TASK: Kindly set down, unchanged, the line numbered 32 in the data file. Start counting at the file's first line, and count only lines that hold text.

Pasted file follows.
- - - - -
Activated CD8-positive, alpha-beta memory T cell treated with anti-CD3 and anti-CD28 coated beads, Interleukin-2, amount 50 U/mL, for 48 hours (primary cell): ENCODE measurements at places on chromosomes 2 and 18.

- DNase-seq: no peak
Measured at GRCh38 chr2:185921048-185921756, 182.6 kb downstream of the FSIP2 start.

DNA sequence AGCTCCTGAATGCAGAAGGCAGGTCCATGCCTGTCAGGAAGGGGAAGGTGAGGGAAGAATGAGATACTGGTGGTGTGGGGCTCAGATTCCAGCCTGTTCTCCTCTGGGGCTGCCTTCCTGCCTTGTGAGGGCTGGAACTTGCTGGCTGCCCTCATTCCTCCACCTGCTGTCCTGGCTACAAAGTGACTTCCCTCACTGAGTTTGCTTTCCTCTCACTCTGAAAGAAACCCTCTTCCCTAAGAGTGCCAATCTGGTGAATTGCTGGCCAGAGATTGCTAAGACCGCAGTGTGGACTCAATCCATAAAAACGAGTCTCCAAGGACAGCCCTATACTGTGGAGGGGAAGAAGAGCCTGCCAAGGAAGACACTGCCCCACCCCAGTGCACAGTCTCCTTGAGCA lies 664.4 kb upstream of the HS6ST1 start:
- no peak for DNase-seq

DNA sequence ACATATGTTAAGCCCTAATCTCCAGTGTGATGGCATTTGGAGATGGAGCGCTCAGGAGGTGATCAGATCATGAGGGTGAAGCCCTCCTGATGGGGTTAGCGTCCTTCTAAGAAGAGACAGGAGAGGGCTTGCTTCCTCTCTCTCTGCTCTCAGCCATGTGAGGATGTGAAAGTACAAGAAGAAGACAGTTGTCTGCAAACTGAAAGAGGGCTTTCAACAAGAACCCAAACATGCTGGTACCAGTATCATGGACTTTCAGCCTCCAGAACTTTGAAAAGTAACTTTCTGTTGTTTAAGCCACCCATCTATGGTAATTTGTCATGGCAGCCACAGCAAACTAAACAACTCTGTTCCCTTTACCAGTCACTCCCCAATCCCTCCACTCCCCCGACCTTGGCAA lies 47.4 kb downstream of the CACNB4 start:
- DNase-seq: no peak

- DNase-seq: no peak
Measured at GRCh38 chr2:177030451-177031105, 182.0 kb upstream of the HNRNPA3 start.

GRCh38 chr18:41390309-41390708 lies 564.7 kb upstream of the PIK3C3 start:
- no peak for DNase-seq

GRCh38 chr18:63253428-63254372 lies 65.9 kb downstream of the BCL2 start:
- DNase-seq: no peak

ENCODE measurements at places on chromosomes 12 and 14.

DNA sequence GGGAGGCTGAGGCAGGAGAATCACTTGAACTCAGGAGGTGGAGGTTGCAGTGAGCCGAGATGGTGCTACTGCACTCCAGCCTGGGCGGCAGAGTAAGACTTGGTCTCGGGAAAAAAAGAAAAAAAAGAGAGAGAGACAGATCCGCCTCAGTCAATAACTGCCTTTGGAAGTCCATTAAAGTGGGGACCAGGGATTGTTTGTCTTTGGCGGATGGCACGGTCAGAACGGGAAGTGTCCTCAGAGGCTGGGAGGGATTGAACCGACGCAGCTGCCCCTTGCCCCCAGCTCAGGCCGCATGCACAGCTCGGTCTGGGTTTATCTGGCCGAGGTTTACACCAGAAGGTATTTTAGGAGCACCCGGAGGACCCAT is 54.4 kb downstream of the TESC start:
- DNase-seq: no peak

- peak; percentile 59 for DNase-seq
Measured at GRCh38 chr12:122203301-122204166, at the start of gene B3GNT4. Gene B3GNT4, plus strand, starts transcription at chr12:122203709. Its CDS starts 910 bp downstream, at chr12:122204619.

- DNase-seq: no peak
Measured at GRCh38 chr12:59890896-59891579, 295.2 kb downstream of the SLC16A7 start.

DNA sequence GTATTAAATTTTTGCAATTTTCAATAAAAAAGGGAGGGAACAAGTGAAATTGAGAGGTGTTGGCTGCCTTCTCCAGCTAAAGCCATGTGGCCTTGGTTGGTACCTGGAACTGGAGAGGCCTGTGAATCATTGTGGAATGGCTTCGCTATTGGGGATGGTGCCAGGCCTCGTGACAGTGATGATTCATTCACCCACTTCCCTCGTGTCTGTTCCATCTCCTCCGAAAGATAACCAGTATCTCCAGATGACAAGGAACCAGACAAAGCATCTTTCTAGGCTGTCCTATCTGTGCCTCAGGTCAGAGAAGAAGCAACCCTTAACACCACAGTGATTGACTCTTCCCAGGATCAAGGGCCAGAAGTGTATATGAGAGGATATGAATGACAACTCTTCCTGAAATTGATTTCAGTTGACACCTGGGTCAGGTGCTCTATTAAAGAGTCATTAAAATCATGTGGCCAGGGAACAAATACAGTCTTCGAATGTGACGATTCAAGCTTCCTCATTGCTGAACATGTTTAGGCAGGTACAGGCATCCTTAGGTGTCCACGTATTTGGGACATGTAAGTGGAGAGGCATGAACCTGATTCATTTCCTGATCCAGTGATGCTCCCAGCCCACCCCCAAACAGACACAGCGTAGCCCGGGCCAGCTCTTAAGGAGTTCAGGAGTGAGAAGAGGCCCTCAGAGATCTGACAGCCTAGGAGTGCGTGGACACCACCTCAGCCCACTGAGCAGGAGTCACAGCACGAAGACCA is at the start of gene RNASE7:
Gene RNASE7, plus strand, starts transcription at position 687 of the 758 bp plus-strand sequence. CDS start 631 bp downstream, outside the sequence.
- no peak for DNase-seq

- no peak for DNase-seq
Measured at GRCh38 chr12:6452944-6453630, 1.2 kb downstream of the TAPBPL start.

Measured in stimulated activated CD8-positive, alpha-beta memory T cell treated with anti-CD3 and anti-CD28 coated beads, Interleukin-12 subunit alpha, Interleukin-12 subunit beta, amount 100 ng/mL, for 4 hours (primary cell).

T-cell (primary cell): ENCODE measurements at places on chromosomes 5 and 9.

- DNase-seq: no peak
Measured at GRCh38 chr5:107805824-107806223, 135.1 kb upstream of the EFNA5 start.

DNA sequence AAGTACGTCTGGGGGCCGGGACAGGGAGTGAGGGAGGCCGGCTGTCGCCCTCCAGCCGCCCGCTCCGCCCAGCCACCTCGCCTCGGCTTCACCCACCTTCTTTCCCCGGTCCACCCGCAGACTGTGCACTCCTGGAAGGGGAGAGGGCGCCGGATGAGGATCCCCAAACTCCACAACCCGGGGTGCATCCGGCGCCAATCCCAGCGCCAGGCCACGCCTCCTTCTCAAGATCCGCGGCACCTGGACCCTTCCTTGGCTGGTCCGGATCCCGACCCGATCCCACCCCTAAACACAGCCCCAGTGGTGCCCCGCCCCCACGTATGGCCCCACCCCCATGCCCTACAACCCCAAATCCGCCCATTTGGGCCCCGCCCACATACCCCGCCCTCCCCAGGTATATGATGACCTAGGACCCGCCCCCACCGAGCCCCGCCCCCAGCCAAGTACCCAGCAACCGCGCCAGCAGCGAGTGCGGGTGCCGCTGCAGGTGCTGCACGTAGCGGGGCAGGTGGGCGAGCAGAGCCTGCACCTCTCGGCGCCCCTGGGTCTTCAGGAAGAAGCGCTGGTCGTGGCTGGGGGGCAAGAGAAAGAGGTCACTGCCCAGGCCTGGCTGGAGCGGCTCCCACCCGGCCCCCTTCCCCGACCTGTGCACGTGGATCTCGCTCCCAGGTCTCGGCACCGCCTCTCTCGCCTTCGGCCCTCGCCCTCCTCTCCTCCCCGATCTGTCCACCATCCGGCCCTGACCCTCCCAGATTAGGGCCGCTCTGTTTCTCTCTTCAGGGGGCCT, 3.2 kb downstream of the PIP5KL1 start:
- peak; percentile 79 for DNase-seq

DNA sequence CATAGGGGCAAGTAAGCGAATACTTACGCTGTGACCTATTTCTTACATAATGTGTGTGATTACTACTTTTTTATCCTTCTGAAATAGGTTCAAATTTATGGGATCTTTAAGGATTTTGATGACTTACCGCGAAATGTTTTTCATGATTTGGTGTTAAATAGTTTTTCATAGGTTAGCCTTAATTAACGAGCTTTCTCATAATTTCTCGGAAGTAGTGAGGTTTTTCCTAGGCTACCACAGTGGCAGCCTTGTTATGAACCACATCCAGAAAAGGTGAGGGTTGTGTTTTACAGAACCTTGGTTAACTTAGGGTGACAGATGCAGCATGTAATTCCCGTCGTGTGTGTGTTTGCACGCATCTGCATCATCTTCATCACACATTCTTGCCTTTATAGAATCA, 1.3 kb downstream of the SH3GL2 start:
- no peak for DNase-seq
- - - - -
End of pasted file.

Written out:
DNA sequence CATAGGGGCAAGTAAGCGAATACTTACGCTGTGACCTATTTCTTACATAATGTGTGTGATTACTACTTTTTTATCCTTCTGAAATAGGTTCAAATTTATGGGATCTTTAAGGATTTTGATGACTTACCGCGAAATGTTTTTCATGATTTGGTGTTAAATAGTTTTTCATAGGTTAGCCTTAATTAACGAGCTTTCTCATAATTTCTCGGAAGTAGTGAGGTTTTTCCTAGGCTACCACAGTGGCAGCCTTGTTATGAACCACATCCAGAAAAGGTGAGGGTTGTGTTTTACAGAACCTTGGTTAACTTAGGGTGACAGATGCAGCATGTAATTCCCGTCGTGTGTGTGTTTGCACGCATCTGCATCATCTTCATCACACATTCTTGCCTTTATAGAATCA, 1.3 kb downstream of the SH3GL2 start: